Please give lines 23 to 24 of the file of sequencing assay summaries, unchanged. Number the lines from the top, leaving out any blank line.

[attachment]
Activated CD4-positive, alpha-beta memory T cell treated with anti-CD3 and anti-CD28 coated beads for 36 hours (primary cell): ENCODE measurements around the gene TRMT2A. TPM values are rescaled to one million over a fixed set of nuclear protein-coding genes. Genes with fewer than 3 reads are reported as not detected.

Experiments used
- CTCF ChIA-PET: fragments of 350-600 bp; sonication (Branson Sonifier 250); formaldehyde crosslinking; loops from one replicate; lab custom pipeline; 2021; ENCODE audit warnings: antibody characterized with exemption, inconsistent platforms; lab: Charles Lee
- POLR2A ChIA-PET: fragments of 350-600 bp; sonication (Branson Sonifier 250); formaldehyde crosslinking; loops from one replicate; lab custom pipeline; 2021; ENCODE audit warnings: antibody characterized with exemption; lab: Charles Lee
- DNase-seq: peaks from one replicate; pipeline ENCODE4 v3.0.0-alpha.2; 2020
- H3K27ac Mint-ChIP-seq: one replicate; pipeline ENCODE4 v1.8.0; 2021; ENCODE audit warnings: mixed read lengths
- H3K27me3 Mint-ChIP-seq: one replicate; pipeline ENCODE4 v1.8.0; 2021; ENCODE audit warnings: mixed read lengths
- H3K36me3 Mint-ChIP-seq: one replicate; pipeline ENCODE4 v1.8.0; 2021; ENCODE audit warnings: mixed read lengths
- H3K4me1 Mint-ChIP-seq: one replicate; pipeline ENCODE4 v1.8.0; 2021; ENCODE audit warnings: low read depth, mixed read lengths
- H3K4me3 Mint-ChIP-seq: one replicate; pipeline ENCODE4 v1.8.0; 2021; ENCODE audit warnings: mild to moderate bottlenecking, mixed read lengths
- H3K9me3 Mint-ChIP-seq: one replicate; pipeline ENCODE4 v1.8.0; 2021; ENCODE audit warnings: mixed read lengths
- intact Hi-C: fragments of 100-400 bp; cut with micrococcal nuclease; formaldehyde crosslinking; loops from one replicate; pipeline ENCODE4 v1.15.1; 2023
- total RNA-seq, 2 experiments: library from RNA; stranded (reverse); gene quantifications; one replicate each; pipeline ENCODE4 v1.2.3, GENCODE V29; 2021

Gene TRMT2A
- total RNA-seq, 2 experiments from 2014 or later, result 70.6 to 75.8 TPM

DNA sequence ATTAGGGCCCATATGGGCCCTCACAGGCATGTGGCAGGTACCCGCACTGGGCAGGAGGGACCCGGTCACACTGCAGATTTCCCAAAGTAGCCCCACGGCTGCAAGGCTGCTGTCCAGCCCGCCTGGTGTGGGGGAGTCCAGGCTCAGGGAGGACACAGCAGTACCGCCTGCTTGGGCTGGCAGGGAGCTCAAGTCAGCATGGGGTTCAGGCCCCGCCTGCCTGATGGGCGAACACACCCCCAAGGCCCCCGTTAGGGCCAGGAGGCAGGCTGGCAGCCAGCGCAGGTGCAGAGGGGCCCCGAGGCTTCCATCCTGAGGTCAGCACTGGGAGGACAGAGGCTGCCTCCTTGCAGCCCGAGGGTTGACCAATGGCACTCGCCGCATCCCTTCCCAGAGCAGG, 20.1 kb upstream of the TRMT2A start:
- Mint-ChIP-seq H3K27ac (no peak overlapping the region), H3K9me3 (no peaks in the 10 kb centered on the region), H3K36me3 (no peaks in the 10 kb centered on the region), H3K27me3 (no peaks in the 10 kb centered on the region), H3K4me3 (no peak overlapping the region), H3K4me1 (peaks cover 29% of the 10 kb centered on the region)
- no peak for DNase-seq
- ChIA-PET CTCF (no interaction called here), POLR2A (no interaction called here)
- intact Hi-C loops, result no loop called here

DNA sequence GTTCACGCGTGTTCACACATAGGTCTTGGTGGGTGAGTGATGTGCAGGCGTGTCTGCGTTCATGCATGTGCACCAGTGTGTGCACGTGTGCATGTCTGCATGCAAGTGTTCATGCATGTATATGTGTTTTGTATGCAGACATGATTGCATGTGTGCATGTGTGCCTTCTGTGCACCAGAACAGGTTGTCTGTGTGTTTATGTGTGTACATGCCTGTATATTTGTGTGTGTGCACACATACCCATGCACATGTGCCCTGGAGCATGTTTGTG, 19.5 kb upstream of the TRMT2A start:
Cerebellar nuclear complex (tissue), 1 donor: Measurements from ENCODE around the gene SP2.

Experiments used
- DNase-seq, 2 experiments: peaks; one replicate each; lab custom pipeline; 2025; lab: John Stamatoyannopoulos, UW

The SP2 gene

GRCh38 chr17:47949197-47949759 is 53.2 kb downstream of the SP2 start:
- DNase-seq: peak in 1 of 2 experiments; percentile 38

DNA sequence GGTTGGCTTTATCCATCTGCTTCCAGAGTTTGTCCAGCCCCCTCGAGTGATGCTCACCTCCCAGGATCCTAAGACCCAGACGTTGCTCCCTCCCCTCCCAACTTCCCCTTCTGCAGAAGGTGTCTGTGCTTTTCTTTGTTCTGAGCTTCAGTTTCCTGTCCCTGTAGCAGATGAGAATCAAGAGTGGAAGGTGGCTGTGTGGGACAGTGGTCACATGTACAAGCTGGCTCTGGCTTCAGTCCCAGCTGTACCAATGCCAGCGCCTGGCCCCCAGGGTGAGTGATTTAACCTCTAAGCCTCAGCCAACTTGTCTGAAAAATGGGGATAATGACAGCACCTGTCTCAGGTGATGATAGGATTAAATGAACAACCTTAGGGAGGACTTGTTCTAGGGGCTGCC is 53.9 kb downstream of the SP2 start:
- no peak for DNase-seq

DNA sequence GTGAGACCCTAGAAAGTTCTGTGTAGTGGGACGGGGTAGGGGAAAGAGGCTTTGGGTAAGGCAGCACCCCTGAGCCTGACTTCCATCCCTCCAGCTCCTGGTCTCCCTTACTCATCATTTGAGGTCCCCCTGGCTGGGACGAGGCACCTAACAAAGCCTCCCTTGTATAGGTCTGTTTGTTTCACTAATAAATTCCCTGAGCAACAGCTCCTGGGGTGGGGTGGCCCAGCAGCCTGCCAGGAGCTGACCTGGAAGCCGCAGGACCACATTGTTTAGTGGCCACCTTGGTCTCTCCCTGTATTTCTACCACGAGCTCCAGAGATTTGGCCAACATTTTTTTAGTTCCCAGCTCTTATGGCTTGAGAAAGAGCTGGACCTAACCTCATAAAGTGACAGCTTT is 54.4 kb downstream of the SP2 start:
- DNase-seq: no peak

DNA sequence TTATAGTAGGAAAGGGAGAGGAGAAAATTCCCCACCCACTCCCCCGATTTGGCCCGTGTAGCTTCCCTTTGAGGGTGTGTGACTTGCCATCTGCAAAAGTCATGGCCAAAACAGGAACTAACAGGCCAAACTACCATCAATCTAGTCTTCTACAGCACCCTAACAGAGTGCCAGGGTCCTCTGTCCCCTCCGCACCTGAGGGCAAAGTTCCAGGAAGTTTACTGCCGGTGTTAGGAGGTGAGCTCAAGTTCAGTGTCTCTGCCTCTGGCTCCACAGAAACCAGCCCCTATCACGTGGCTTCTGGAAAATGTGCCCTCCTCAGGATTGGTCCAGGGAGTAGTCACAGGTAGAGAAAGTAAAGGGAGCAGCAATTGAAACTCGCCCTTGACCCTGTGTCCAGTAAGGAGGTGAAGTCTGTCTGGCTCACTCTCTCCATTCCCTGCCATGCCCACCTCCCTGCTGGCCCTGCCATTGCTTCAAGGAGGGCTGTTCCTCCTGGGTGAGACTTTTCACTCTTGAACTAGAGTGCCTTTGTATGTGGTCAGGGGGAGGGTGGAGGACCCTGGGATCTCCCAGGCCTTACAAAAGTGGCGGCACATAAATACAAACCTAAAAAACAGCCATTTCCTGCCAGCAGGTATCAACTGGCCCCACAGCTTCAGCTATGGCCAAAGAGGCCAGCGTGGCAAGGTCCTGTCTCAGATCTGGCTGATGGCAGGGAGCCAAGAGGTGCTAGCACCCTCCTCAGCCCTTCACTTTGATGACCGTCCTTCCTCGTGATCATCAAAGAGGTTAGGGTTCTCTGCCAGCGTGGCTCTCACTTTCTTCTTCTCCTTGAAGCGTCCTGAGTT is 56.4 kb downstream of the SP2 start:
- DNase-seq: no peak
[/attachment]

Experiments used
- DNase-seq, 2 experiments: peaks; one replicate each; lab custom pipeline; 2025; lab: John Stamatoyannopoulos, UW